I realize this doesn’t just come out and say “Hey! Don’t feel bad about failing! You got this!” But it branded itself on my heart. Packer said, “I need not torment myself with the fear that my faith may fail; as grace led me to faith in the first place, so grace will keep me believing to the end (Phil. 1:29).”
And I sat at my desk, nearly in tears, realizing that I had failed no one. I realized that God loves me even though I feel so incapable and so lost at times, even though sometimes I don’t think before I speak, or, like now, am not myself and say the wrong things when, should I be myself, my natural instincts often prove true by His tender will and influence on my heart. He loves me, and comforts me when I can’t stand it, whatever it may be. When I just feel like I can’t do it by myself, when I look at the future and the past and all that’s happening, whether good or bad, and feel like I have no control over any of it, He reminds me that He’s here, and it’s okay, and I’m okay, and He holds my so very fragile heart in His hands, protecting it and healing it and strengthening it when I feel weakest.
When I have nothing else, I have God, and it’s then that I realize I have everything. I realize that I am so fiercely protected and so valiantly won that the enemy has no claim on me and never will, though he attempts to condemn me on a daily, even hourly basis. I realize that God in all His awesomeness never begins something that He does not intend to finish. He never makes a promise He does not intend to keep. And He means it when He tells me “You are Mine.” I belong to Him, and He is victorious, He’s already won, which means I, by default, am living in His victory.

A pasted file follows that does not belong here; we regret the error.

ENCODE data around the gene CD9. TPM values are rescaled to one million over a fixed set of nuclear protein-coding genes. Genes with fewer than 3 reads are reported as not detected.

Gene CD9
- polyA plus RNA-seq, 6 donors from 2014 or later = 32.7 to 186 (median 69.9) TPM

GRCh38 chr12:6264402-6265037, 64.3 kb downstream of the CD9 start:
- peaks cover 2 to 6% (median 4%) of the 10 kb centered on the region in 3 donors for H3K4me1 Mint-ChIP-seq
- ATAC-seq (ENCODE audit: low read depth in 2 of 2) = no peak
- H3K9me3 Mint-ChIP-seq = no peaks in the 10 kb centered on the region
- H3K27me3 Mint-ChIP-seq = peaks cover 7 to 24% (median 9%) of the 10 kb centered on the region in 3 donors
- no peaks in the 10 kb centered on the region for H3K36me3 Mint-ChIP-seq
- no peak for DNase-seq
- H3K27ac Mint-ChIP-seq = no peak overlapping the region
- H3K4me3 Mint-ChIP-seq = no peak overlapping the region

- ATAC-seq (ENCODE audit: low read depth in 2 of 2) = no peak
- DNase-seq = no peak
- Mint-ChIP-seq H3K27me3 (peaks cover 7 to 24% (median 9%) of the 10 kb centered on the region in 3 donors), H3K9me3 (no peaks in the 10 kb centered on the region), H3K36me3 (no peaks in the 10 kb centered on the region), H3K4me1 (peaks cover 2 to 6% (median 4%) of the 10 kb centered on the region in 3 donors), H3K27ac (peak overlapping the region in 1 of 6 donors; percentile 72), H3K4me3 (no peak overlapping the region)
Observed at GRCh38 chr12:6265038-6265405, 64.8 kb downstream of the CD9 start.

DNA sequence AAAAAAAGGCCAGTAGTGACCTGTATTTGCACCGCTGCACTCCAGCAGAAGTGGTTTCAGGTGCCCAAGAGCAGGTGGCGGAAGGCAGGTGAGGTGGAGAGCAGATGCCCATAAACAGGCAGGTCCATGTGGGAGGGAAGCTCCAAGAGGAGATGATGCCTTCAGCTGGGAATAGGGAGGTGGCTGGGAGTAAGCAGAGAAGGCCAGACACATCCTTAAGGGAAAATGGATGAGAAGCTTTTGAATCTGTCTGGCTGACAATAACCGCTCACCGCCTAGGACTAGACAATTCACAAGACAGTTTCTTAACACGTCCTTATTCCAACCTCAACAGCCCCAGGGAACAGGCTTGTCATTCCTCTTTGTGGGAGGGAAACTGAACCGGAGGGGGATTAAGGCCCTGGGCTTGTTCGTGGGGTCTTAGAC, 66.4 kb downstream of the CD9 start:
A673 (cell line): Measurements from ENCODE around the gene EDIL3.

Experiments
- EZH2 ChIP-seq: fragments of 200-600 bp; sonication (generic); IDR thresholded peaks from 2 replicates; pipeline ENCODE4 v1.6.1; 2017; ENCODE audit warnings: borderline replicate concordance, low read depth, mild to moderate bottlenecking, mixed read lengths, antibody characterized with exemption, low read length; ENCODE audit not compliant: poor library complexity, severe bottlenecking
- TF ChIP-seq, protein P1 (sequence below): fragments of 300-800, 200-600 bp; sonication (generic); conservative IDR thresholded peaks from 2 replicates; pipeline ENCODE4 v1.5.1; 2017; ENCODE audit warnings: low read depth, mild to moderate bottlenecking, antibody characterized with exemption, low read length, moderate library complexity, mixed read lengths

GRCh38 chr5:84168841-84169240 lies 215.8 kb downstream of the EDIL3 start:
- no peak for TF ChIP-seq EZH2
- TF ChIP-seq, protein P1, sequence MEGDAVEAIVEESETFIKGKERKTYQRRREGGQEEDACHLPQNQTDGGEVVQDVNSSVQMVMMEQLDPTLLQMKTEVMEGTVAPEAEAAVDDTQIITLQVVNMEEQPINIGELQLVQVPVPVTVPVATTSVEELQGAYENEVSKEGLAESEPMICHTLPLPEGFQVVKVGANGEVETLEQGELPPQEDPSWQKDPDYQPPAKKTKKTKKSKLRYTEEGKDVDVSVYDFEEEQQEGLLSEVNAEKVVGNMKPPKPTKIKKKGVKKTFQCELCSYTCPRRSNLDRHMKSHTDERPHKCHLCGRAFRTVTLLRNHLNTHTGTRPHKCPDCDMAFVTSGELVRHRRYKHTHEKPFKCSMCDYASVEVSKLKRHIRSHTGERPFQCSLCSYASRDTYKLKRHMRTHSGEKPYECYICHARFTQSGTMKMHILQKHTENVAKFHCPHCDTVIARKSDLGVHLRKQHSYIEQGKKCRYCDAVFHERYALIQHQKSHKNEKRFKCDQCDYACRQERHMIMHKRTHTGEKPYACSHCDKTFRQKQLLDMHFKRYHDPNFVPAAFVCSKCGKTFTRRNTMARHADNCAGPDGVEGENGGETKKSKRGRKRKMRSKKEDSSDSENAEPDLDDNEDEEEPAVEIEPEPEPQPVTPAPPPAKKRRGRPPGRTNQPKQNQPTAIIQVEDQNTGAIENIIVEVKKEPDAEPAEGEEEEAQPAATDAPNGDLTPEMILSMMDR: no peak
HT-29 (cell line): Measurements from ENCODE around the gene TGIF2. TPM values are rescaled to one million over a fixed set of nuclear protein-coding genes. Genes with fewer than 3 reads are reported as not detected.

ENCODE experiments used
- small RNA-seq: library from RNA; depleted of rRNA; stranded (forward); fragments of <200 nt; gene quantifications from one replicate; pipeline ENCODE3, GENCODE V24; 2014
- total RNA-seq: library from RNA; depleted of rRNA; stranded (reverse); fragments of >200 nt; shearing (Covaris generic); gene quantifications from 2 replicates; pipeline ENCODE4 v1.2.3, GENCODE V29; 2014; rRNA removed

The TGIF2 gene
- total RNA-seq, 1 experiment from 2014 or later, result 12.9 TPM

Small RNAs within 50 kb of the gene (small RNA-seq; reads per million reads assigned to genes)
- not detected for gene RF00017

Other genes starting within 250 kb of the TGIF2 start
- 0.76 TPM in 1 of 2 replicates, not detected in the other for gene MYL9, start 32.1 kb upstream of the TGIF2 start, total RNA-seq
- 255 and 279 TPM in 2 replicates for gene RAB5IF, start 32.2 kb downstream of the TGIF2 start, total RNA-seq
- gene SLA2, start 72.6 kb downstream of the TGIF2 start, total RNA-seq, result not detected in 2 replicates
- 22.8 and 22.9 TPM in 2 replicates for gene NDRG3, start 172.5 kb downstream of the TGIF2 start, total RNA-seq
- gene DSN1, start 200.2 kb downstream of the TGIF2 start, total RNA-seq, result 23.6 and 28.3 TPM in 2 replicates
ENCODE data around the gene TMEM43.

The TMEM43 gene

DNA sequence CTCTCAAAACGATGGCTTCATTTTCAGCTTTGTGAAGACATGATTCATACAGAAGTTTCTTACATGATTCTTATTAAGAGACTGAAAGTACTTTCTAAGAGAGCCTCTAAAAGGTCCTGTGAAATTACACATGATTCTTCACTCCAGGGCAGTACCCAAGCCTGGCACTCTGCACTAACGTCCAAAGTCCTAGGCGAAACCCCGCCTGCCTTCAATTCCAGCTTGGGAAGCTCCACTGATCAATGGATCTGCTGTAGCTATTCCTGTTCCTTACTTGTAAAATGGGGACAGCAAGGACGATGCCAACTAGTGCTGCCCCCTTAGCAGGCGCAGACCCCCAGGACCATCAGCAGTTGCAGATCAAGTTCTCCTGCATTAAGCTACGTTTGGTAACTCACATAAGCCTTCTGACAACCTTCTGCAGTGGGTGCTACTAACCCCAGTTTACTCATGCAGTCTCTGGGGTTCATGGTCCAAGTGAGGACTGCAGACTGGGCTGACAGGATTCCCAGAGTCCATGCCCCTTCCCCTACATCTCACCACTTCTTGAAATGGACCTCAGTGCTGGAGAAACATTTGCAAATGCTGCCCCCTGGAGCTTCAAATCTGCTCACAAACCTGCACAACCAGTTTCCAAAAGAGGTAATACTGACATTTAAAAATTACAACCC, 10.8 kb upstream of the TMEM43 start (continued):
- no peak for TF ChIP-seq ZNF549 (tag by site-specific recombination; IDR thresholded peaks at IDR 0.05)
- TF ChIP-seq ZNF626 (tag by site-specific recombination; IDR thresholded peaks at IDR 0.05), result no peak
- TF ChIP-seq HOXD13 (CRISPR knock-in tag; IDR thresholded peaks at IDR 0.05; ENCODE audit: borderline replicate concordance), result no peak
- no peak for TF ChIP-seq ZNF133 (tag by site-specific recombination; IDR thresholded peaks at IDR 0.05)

So even though I don’t always know what to say, how to comfort, how to counsel, how to understand, or how to talk, even though things don’t always make sense to me, even though I might feel like I fail, God has purchased me and made me His, which gives me the confidence to trust that when He picks me back up, dusts me off, reminds me of who I am, and walks with me to the next obstacle I will inevitably have to face, though never on my own, I have the chance to do that. And I will walk forward, because He’s there, because He’s the One holding my hand and keeping me safe, my Knight in shining armor, my valiant King, and the One who holds my heart, completely.